12.30am – 1.30am: The votes start rolling in…
Sunderland has just put Out in the lead. This is causing ripples here, it’s a big deal. When Nigel Farage appeared to concede, it seemed like all the experts and MPs on screen were predicting a Remain victory.
But now Sunderland has rocked the boat, and it gets interesting again. Who wants to hear from the off that it’ll definitely be a victory for Remain? If that’s the case, I might pop off to bed…
But actually, it’s far from clear.
As Nick tells me, “We’re following the story. We had a big planning meeting where we said ‘OK at 6am if we’ve voted to remain this is what we need to do; if we’ve voted to remain this is what we need to do.’ It’s having to ride both of those horses at the same time with only one of them coming to pass.”
As well as all the Sky feeds in the gallery, they’ve also got the BBC coverage up there plus lots of other channels. Their aim is to have a story faster than the opposition, and it’s interesting seeing the differences in their approaches. For example, the BBC cuts only to the end of the Leeds silence for Jo Cox, whereas Sky covers the whole thing. Later there’s a sound issue at Sky and the BBC catch the Orkney island result first.
The main feeling right now is that the Remain camp is worried. Really worried. And the big question here is: was Nigel Farage cleverly managing expectations when he said he thought the Remain camp would probably win?
It would be nice to have some more votes announced now but people aren’t counting as fast as they did in Sunderland. Why can’t other places borrow Sunderland’s counters? I haven’t got any Lucozade left now. My eyelids feel like someone’s standing on them.
2am- 4am : Shock votes
The Borrowers have stepped off my eyelids. Basildon has announced a much bigger Leave vote than anyone anticipated, Wales is looking like it wants to Leave – but bits of London like Wandsworth are showing higher than expected Remain votes.
As an aside, it seems everyone agrees on this: whatever happens after tonight, we will have a divided Britain.
Nick is on the phone to some reporters on the ground, finding out if they can give the team a heads up on what to cut to next, what the next story will be.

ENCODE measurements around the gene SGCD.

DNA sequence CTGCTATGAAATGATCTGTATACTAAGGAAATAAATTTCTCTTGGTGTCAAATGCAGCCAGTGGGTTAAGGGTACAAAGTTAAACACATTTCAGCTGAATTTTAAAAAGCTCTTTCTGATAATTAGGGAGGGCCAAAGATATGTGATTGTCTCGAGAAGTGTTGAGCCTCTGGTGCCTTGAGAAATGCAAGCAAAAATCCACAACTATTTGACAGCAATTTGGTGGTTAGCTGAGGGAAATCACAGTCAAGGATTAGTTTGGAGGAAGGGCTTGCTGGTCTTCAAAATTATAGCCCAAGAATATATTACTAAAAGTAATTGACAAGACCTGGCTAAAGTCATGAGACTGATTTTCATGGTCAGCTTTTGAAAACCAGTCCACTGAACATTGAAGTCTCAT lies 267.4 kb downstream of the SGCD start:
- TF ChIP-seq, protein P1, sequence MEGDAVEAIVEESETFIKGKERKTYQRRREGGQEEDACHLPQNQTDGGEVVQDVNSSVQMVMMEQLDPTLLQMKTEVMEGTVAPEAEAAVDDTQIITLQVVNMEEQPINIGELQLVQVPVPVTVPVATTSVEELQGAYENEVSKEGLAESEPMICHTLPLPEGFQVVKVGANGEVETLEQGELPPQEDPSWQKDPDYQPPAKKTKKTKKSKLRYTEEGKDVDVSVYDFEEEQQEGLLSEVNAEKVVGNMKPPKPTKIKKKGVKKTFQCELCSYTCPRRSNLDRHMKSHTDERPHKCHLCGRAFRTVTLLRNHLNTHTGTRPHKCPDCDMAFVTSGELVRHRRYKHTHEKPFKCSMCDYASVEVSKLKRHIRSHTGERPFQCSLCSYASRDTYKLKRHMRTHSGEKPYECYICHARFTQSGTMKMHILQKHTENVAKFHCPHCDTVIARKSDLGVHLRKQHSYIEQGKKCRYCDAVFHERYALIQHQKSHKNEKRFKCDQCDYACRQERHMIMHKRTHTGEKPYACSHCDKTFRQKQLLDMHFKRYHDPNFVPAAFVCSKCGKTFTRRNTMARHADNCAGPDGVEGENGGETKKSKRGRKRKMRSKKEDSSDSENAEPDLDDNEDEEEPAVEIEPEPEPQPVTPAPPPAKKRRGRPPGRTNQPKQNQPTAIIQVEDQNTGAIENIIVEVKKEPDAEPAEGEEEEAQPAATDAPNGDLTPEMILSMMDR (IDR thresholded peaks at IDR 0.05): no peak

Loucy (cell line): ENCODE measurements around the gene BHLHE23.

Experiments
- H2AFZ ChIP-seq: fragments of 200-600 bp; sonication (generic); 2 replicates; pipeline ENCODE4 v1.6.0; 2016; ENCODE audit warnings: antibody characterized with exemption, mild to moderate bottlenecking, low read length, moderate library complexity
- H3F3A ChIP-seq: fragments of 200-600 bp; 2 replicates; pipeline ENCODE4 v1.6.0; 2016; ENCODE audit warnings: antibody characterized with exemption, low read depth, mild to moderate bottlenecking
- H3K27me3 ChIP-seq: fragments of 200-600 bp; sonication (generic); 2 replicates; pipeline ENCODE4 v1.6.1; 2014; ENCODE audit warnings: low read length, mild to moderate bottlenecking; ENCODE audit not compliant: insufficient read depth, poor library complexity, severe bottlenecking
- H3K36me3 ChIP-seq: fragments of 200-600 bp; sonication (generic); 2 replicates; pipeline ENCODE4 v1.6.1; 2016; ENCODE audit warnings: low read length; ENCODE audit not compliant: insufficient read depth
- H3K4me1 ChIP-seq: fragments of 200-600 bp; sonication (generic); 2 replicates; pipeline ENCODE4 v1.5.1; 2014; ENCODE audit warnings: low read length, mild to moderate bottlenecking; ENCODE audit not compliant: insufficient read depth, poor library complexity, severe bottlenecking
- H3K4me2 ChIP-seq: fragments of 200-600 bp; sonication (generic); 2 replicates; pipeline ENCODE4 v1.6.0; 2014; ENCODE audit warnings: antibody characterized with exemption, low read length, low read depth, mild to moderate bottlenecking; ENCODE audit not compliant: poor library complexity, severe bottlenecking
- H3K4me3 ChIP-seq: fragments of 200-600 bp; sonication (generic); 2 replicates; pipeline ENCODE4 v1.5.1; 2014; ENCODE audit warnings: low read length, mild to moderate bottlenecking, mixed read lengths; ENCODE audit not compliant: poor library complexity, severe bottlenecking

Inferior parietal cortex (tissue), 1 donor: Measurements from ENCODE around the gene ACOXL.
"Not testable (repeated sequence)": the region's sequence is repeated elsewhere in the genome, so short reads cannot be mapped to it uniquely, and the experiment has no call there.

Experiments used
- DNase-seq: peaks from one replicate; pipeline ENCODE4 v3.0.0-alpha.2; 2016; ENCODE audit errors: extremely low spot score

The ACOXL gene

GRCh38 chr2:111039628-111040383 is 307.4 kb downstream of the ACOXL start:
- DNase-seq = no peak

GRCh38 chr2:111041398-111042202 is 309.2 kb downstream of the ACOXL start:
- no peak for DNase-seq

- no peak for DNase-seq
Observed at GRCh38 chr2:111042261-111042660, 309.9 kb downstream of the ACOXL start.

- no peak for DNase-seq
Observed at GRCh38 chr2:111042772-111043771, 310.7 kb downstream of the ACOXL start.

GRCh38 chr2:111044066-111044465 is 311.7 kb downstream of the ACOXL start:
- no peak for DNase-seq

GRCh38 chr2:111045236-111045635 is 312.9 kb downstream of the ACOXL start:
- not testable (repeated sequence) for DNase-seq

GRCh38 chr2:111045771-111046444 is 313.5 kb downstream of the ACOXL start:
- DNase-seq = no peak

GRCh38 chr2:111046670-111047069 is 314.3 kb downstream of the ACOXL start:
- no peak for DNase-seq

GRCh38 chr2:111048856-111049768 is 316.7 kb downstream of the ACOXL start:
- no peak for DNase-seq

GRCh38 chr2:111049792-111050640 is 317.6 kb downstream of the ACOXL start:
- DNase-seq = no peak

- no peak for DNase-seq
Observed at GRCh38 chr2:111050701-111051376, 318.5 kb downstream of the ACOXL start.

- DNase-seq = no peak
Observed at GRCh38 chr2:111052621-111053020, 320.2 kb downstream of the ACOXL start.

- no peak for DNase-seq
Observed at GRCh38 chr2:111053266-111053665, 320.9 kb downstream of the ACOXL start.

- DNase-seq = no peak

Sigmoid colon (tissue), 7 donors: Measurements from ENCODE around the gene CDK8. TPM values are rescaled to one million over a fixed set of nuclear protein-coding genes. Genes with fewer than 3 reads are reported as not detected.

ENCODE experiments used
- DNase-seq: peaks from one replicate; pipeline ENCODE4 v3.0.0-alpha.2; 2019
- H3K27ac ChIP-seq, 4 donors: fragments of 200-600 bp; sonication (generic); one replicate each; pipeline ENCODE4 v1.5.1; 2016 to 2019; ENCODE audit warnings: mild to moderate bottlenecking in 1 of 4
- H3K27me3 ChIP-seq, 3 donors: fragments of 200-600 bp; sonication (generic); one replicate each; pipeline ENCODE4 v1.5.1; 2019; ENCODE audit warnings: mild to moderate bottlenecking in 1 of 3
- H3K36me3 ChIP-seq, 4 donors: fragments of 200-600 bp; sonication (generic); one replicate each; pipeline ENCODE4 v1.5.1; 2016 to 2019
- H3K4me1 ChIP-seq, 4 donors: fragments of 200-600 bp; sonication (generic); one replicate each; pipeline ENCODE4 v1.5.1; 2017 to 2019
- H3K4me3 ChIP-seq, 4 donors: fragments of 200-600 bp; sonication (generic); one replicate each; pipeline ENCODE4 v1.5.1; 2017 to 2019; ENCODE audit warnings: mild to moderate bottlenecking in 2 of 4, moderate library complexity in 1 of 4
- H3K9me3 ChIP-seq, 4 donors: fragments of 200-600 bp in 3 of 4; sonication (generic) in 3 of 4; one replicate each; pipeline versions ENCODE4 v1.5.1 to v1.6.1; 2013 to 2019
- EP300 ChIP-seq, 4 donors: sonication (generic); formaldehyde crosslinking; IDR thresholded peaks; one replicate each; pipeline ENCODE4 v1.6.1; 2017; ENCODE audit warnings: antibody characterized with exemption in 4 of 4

Now that more votes have come in, analysis becomes important. Political analyst and academic Michael Thrasher is ready to give his first forecast. He’s done basically every election since Sky was created. The producers are keen for him to make clear this is not a projection, merely a forecast. So he’s not saying what the result will be but he’s looking at what the results have been so far in comparison to what they expected.
The very complex graphic – needed to back up Thrasher’s forecast – isn’t ready yet, so we cut to a difference scene.
A new producer shows up at 2.30 am – he’s there to work out the big stories from the night so far and start planning what should be covered in the morning, and whether the right reporters are in the right places. If Wales is surprisingly more Out than expected, does the Sky team have the necessary coverage there for when viewers wake up and start their day?
On a different note; do Skittles really have that much sugar in them? Because I’m not feeling a sugar rush and I’ve just crammed 75 per cent of a packet into my mouth.
Quite a lot of people were saying on Twitter that they were off to bed and would look at the results in the morning. Now that it’s so so so close, many of them are staying up…
It’s all about London now…will they swing it back to Remain?
4am- 5.30am: The pressure for Remain is on London now
The director takes a very quick loo break and someone fills in for him as he rushes off. I don’t think he’s been for hours. Everybody is glued to their work as the EU situation gets more fascinating. There’s nobody sitting around eating or drinking of chatting about Love Island – it’s all hands to the pump in the gallery.
It’s been six hours since the polls closed. Sky has projected that the Leave campaign will win. It looks like we’ll be out of the EU.
The morning after…
At 6am I went to bed for a few hours with Britain looking like it would definitely be leaving the EU – but as dawn broke I still had a small sense that London might swing it. It wasn’t to be.
It was a far more shocking, see-saw night than I thought it would be. As the polls closed there was a belief from experts that while it would be very close, Britain would just about Remain. Everyone kept saying it.
But then as Sunderland voted out, you could sense that victory was really up for grabs. What followed was a violent tug-of-war, a dizzying night of sleep deprivation and square eyes as we watched one result after another come in.
Looking back, it was from 3am that a sense of, “Right, we’re out of the EU” started to filter through – and it felt like a colossal story to witness unfold from the Sky News gallery.
The realisation of how most of Britain outside London really feels became staggeringly clear.
The image that for me sticks in my mind as I watched the monitors from behind the scenes is the contrast between 10pm Nigel Farage and 3am Nigel Farage.
For me, he embodies the strange, turbulent night. At 10pm he was conceding the battle but adding that the Leave camp would ultimately win the war. By 3am, he was claiming victory with a euphoric fervour I’d never seen from him before.
A split personality for a divided, divisive night.